The banks warn that a 50-state patchwork will raise costs to consumers, create inconveniences in applying for loans or credit cards and hinder the operation of national markets for things like mortgages. So far, the Bush administration has sided with the bankers.

The pre-emption provision was written into law seven years ago when the credit reporting law was enacted; it contained a sunset clause under which it will expire in January. The aim of the provision, the American Bankers Association says, was to see how a voluntary national credit reporting system would evolve.

“The available evidence — economic and otherwise — demonstrated that the voluntary national credit reporting system . . . has generated extraordinary benefits for individual consumers and the nation as a whole,” the association said in a recent position paper.

“We will continue to push for a national standard and for not allowing any of the pre-emption standards to expire,” said Fritz Elmendorf of the Consumer Bankers Association. “We’re not shifting our strategy.”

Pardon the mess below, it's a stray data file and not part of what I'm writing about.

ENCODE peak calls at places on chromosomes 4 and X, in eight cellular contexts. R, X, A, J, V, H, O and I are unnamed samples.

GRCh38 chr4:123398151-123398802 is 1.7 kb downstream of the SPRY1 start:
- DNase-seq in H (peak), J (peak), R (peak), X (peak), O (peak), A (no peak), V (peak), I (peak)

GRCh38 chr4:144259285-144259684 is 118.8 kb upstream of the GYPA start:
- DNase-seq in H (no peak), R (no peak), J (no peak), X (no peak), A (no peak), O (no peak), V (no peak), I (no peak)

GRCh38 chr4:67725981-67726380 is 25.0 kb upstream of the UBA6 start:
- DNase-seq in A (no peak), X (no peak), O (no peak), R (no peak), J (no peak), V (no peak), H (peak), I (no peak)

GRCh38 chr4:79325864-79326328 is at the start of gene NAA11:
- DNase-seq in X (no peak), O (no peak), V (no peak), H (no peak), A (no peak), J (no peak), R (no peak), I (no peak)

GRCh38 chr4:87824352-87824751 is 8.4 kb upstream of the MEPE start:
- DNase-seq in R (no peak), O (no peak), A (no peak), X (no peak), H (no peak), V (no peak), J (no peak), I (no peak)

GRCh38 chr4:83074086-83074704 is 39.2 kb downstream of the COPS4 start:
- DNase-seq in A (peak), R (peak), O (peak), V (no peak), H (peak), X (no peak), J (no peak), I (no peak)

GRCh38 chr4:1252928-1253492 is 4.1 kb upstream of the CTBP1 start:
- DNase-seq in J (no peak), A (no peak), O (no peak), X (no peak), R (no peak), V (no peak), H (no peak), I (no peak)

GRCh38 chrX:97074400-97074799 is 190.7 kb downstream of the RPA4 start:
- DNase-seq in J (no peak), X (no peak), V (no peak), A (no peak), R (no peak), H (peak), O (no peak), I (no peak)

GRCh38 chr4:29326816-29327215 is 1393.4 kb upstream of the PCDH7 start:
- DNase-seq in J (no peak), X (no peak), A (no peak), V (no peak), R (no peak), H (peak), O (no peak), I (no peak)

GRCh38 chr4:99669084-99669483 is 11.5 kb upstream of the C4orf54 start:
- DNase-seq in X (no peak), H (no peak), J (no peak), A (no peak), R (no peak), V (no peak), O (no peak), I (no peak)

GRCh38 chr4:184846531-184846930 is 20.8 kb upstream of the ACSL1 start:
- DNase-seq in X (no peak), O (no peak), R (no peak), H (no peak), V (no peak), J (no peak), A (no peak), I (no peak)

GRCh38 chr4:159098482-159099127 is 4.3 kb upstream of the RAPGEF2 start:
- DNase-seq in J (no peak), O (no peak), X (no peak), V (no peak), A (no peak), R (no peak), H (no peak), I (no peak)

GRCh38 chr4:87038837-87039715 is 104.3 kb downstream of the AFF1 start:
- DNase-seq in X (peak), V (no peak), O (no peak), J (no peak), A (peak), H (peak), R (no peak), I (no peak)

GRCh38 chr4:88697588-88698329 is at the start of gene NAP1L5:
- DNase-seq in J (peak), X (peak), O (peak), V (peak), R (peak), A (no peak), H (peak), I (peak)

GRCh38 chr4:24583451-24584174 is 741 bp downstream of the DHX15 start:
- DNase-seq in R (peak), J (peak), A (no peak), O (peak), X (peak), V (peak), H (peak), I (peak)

The House bill, which was passed by the Financial Services Committee on a 61-3 vote, is expected to come up for a full House vote in mid-September, Elmendorf said.

That shifts the focus to the Senate, specifically to Shelby, generally an advocate of strong privacy rights who so far hasn’t tipped his hand on the pre-emption issue.

Shelby could go along with the bankers and make the pre-emption of state action permanent, or he could drop the provision — allowing California to proceed with the July 1, 2004, start of the law — or he could “grandfather” in California’s provision as a one-time exception, as Speier has proposed.

He also could write legislation adopting California’s new rules on the release of information to a financial institution’s possibly far-flung network of affiliates in all kinds of businesses. But that’s thought to be a long shot.